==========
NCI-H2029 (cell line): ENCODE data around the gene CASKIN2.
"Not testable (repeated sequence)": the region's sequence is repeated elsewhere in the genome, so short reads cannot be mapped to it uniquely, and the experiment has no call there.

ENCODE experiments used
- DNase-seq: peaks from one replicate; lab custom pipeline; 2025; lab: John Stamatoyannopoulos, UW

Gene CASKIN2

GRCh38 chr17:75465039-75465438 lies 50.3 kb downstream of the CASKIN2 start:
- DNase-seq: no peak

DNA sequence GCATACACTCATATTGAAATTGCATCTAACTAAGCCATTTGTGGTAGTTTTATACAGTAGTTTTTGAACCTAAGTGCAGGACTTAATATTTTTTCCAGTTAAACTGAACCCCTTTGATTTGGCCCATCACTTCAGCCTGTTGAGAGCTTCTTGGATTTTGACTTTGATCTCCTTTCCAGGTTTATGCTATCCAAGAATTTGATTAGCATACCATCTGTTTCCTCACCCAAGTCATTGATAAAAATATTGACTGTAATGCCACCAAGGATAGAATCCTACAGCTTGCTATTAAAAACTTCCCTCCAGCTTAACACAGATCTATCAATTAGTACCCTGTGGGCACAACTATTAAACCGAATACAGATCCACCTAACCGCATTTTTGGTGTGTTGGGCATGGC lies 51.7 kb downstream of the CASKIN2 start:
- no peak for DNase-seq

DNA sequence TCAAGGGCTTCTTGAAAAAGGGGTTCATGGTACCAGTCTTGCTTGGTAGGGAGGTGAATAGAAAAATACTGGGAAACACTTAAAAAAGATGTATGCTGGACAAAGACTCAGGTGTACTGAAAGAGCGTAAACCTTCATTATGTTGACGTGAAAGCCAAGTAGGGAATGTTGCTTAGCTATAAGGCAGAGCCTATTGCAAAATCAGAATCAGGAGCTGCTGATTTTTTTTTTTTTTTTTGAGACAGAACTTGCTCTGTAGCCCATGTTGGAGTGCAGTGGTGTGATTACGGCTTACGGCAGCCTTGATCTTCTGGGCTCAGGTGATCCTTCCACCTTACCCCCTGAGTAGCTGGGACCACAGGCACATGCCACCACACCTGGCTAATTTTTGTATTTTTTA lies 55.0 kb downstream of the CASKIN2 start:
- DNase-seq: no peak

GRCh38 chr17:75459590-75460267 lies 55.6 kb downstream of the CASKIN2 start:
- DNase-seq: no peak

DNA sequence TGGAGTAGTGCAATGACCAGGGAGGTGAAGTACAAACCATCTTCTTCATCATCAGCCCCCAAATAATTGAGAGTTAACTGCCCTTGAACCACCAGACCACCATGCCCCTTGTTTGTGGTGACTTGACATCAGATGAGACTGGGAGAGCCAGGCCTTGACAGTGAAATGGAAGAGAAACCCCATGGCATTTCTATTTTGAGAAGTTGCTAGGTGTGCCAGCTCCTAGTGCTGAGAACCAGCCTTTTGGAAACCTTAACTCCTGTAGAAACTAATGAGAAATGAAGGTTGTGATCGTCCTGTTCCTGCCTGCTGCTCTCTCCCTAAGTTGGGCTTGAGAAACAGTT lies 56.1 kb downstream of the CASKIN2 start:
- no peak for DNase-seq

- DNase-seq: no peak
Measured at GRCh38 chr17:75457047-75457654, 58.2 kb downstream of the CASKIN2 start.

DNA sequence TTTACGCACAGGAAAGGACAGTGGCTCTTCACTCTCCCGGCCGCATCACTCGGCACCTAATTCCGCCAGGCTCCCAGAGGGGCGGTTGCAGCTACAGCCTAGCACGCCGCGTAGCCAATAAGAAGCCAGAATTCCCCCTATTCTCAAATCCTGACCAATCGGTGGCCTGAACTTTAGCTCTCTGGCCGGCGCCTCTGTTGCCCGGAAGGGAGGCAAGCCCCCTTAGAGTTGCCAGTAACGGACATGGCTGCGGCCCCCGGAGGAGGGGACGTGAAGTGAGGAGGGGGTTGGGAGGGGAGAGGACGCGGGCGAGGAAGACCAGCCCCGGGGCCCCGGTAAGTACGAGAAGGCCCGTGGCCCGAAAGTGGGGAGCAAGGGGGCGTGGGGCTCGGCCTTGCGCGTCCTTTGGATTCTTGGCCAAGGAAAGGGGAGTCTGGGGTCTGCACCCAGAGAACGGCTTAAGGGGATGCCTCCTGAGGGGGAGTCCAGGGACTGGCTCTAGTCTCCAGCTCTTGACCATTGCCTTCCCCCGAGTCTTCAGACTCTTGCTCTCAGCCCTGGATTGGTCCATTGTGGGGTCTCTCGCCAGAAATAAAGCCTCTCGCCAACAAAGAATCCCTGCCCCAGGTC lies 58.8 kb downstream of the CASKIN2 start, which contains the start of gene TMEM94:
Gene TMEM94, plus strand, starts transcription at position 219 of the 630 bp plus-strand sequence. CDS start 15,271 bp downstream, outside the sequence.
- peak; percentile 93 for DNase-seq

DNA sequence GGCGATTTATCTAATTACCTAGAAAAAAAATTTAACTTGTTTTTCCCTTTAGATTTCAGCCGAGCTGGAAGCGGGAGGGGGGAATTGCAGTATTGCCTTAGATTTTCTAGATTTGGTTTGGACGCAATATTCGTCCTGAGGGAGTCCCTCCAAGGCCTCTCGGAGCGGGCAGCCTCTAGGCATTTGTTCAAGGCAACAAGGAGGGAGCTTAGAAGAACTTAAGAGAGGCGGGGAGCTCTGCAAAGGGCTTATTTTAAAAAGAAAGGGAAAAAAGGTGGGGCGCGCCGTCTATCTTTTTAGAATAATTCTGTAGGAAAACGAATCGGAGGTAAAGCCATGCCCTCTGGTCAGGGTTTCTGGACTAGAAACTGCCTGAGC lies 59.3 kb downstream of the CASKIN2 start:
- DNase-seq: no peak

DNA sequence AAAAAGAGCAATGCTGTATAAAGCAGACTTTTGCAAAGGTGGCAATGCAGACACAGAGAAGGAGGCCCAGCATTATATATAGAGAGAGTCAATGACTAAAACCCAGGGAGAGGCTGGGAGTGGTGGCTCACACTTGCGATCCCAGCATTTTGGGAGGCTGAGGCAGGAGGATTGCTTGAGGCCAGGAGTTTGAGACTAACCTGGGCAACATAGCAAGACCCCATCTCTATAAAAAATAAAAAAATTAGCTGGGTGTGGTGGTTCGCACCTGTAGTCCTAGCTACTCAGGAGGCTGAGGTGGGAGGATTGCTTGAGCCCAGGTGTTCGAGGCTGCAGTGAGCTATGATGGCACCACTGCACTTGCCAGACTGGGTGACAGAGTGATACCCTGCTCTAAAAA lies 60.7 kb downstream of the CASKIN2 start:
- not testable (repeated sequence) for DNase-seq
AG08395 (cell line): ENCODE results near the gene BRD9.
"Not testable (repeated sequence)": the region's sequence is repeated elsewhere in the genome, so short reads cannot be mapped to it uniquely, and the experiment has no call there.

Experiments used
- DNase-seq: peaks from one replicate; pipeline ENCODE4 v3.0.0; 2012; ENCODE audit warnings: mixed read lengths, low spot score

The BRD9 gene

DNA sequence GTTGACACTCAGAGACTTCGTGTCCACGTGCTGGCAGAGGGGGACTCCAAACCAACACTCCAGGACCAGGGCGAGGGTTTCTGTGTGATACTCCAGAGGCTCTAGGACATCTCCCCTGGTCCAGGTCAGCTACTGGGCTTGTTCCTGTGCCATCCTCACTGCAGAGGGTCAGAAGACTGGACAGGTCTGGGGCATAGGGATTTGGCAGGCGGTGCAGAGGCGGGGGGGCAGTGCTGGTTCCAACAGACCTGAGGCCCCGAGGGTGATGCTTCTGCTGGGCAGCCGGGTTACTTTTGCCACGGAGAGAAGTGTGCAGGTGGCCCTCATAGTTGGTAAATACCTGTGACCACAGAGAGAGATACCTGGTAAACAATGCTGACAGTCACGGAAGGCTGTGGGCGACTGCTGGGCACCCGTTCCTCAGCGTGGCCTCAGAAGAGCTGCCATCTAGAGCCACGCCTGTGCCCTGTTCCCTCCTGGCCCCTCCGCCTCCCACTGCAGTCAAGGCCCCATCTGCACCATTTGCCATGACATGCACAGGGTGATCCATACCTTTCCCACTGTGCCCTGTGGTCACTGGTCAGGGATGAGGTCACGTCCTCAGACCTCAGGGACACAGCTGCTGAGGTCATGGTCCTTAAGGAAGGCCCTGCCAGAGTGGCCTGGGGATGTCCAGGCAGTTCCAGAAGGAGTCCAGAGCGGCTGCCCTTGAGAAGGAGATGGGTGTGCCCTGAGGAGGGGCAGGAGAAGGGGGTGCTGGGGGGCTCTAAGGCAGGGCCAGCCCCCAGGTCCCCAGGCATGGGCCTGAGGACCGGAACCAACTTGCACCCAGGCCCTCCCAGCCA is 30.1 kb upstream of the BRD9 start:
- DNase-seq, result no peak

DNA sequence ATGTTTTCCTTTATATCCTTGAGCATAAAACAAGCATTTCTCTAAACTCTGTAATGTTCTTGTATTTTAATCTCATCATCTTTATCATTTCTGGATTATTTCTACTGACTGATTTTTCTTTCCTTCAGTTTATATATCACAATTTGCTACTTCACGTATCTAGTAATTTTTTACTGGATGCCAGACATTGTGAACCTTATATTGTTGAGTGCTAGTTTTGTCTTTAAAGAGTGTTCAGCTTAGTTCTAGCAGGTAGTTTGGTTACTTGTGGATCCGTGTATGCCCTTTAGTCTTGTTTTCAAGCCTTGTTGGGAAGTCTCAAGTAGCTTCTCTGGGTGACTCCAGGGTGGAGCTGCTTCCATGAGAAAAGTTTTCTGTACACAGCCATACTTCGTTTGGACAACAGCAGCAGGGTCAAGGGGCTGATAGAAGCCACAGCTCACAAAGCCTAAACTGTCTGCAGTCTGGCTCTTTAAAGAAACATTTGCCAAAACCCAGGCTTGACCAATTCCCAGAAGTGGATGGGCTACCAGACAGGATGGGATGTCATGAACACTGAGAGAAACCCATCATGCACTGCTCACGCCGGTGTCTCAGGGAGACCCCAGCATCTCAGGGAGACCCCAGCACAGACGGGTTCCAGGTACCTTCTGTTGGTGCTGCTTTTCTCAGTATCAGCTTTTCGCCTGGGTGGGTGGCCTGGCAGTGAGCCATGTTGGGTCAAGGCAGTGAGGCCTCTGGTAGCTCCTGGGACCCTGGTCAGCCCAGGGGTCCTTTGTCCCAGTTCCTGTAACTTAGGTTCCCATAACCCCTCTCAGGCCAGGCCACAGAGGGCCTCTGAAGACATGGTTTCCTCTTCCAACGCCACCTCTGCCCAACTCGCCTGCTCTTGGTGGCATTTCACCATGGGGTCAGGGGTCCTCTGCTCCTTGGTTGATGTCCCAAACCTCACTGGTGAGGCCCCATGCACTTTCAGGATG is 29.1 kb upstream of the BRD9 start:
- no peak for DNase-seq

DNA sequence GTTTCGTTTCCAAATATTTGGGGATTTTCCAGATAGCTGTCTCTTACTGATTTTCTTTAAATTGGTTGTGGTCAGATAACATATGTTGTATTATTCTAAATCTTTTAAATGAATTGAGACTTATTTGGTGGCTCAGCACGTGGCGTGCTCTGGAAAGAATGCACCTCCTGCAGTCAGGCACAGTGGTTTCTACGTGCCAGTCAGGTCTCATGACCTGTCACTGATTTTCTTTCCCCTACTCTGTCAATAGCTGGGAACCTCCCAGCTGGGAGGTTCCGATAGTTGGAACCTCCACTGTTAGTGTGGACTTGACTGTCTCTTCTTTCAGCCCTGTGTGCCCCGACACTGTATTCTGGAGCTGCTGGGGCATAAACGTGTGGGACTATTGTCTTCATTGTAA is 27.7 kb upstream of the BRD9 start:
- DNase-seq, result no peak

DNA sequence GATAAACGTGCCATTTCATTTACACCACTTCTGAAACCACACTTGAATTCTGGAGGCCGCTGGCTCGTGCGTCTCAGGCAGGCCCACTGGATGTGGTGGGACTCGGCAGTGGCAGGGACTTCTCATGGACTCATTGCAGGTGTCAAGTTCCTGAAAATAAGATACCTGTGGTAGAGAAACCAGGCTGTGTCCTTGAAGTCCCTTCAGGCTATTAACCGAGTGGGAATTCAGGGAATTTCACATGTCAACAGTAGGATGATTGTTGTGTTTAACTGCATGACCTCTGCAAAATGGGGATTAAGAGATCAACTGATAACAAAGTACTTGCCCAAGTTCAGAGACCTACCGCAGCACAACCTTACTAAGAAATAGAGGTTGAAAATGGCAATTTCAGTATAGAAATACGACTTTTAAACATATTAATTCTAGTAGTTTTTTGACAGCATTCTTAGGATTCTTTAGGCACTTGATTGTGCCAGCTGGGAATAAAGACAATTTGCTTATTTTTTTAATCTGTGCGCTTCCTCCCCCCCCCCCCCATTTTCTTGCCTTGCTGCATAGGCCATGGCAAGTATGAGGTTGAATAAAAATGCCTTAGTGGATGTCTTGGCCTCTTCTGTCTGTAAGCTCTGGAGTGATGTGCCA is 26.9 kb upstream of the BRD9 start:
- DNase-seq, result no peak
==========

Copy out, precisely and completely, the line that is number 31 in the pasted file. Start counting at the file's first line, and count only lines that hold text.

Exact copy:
- DNase-seq, result no peak